Due to the “first to file” system that operates in relation to the registration of trade marks in China, there are copious instances of trade mark squatting. This presents a major problem for those trying to protect their brands in China. However, there has been a recent development in this area.
A trade mark in China, can be invalided on one of two grounds. Either on relative grounds, which means that the trade mark in question conflicts with other existing trade marks, and this action must be brought within 5 years. Or it could be invalided on absolute grounds whereby the mark is declared unsuitable for registration and this action can be brought at any time.
Due to the 5 year period in which you have to bring an action against a trade mark that is conflicting, the scope of this ground is of limited practical use. However, in the recent case of Bobdog (China) Children’s Products Co., Ltd. vs TRAB, the Beijing Higher People’s Court have suggested that if a trade mark has been improperly registered, then the 5 year limitation is not applicable.
The facts of the case are follows:
- In 2004 Funjan Jinjiang Wan Tai Sheng Footwear & Clothing Company Limited registered the trade mark for registration no. 3423370 “BABOBOG” & device mark.
- The trade mark was assigned in 2015 to Quanzhou Bobdog Children’s Products Co. Ltd.
- Bobdog (China) Children’s Products Co. Ltd owned prior registered trade marks both in Chinese and English in China in relation to the “Bobdog” trade mark.
- Bobdog (China) Children’s Products Co. Ltd applied to have the 2004 “BABOBOG” and device trade mark invalided.
The decision of the Trademark Review and Adjudication Board at first instance was that the application for invalidation on relative grounds failed due it being made outside the 5 year period. In addition, Bobdog (China) Children’s Products Co. Ltd.’s application for invalidation on absolute grounds also failed. The application was then appealed to Beijing IP Court.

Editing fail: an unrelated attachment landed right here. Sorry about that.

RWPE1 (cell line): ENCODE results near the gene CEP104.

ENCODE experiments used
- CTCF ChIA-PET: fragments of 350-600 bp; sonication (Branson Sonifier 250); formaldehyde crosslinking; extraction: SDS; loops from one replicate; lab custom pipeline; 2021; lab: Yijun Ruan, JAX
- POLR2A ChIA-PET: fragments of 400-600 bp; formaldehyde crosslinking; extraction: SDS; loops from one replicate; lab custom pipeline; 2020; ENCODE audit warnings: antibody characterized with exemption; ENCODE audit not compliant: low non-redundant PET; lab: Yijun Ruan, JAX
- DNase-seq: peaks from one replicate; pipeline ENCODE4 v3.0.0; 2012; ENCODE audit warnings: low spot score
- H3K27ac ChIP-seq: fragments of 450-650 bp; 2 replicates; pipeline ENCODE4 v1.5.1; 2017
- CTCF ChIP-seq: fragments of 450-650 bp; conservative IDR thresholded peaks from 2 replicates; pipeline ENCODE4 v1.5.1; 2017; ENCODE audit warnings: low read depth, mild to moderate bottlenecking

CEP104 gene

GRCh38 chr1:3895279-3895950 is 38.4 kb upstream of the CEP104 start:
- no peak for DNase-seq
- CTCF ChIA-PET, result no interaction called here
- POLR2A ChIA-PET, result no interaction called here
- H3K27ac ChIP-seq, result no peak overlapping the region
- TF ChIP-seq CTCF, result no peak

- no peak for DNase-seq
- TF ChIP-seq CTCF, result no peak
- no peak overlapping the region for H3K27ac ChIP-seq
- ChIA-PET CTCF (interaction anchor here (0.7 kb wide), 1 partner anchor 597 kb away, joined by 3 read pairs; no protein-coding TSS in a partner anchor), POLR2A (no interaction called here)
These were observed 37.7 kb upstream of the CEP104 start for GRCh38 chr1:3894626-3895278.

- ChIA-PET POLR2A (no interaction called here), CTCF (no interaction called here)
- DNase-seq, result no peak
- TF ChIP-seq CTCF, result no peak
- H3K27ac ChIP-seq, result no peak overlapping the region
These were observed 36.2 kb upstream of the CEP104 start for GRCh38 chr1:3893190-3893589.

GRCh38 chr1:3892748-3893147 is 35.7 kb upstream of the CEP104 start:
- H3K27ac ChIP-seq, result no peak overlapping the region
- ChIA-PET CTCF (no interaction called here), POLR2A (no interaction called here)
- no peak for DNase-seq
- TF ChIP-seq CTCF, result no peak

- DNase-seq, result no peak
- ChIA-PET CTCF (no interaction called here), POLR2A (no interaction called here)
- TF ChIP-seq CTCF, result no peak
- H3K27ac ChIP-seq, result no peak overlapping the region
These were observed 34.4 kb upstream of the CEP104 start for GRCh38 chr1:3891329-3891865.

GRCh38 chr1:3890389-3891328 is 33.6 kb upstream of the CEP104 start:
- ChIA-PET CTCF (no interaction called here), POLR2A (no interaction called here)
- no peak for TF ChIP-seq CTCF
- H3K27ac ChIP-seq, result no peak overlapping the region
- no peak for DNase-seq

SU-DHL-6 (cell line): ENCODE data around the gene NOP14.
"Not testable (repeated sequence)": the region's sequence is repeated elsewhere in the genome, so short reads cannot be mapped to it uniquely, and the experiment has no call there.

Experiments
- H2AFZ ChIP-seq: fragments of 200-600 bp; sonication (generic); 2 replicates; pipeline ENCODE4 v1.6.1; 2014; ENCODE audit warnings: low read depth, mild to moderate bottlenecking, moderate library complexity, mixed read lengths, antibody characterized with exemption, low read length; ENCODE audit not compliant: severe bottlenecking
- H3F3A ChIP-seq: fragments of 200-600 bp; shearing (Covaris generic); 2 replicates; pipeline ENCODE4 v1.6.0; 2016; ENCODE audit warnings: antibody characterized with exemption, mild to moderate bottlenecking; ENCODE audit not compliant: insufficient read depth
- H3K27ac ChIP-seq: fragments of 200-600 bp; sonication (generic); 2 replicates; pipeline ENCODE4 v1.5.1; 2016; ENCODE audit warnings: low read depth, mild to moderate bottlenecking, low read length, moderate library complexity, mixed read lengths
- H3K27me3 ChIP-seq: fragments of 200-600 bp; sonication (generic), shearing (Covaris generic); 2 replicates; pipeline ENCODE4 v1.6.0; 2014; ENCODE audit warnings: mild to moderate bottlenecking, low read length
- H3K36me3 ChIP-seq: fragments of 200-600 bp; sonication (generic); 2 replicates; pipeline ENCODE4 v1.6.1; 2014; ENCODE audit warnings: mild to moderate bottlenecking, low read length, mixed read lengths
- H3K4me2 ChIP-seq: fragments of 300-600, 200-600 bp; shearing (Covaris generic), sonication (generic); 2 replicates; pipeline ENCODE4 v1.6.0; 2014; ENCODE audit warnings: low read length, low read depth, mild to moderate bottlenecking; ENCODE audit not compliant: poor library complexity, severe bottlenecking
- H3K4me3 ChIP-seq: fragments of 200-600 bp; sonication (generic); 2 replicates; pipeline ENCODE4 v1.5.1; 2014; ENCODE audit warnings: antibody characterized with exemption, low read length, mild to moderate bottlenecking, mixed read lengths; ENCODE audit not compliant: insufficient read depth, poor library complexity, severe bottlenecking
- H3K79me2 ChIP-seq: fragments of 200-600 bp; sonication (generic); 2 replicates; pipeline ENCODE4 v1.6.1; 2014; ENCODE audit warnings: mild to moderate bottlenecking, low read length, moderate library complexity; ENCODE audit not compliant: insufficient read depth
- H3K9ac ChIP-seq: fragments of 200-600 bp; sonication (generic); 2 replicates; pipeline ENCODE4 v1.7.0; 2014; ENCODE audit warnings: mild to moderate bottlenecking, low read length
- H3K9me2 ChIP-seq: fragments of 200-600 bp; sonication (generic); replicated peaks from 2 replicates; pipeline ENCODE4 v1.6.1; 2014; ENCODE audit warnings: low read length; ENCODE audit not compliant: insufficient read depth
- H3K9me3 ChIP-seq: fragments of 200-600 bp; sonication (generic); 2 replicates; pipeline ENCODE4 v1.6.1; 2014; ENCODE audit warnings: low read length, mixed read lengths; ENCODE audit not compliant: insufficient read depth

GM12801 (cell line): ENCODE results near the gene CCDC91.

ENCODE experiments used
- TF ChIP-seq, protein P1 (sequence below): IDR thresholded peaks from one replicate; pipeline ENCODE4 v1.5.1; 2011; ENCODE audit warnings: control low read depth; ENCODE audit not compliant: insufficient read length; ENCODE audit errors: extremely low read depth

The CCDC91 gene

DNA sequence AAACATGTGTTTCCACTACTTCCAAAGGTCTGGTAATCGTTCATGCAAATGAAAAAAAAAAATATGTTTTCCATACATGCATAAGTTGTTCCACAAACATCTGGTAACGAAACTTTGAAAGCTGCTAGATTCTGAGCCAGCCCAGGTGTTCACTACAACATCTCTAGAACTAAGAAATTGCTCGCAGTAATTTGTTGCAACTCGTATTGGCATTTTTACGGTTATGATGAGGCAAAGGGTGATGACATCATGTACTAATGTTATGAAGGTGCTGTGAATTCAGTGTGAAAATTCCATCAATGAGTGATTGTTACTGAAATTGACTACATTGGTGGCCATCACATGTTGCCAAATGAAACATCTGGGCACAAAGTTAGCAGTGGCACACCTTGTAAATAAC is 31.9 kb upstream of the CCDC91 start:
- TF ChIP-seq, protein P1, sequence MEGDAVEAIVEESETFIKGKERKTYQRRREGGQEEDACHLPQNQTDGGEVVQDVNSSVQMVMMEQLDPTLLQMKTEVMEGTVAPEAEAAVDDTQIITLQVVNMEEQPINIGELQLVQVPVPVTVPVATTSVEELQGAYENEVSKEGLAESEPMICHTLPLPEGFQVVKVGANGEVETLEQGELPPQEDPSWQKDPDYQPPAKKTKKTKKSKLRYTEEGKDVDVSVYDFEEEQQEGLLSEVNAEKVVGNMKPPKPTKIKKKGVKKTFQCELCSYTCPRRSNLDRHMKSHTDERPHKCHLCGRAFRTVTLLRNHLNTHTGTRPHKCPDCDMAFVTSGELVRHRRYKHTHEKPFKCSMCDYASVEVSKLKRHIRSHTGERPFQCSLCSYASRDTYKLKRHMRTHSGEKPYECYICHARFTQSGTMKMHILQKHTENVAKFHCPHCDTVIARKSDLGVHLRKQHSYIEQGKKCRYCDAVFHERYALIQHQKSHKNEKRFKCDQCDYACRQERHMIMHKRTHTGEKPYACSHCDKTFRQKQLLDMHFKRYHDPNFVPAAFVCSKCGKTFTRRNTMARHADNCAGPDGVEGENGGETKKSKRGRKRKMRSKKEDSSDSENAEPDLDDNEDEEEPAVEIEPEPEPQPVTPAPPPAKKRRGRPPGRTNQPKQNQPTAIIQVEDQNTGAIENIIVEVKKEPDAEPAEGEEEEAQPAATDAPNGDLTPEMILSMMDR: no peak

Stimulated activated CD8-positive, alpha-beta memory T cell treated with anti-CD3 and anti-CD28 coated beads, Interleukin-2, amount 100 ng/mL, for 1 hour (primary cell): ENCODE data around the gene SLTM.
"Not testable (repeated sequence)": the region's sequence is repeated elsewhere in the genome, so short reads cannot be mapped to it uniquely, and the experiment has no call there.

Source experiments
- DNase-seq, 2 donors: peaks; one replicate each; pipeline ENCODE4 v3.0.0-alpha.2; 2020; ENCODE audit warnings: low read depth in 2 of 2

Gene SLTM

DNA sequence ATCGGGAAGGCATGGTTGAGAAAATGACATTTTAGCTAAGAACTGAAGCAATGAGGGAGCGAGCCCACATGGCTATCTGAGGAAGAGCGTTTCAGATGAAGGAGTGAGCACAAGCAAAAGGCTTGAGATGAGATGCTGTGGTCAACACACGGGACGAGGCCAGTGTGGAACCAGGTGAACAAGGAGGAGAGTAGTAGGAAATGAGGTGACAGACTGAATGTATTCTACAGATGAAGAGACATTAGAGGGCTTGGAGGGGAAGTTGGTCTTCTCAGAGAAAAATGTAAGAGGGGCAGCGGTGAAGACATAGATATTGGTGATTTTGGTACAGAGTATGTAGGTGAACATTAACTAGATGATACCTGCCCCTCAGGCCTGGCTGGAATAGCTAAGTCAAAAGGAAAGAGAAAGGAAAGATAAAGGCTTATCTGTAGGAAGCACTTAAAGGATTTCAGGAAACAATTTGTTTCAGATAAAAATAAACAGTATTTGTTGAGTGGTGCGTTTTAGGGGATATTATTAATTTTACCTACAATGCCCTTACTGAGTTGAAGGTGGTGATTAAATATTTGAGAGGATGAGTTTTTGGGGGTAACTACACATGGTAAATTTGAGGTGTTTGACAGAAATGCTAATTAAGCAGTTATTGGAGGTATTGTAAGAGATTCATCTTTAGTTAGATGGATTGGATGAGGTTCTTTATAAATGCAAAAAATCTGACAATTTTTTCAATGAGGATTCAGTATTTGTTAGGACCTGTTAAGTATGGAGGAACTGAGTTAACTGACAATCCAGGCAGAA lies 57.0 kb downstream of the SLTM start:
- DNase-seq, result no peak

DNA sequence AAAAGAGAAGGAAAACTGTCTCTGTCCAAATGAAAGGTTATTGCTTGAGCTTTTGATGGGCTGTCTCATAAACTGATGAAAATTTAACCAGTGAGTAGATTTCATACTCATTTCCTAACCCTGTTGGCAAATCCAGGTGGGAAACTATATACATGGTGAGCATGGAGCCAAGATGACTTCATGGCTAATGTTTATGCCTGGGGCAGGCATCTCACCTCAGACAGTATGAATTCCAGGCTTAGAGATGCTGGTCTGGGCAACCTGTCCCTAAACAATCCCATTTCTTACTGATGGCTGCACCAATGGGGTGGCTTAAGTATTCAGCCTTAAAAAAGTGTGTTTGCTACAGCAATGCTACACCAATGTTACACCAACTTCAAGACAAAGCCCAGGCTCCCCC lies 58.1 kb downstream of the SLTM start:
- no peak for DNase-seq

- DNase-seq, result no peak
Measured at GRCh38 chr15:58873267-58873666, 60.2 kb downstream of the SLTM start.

The court to into account the fact that the original applicant had registered over 200 trade marks. In addition to the fact that Quanzhou Bobdog Children’s Products Co. Ltd, had made applications to register trade marks similar to that of trade marks owned by Bobdog (China) Children’s Products Co. Ltd, and had also failed to provide a reasonable explanation as to why they had acquired the trade mark in issue in 2015.
The court found that due to the circumstances surrounding the registration of the trade mark in question, it had been improperly registered and held that the registration should be cancelled.
Quanzhou Bobdog Children’s Products Co. Ltd, appealed this decision to the Beijing Higher People’s Court due to the fact the invalidation was time barred as it was over the 5 year period, and also because they claimed they had an intention to use the trade mark. The higher court found that the invalidation was not time barred due to the fact that the trade mark had been improperly registered. Although, this decision does not mean that there is now a widely accepted of principle of invalidating a trade mark on the grounds of bad faith China, it does show a step in the right direction to addressing the issue of trade mark squatting.
Seeking trade mark protection in China is often an important expansion step for your business should you decide to start manufacturing or selling their goods in China. This case shows that there is potentially new light at the end of the tunnel for your businesses if you are initially blocked from registering your trade mark in China because a squatter has beaten you to the punch. Briffa are experts in all aspects of trade mark law and practice and, through our extensive network of international agents, we assist our clients with trade mark registrations in countries all over the world. If you would like a free consultation with one of our specialist trade mark lawyers, please contact us on 020 7288 6003 or email@example.com.
Written by Ceyda Sam, Solicitor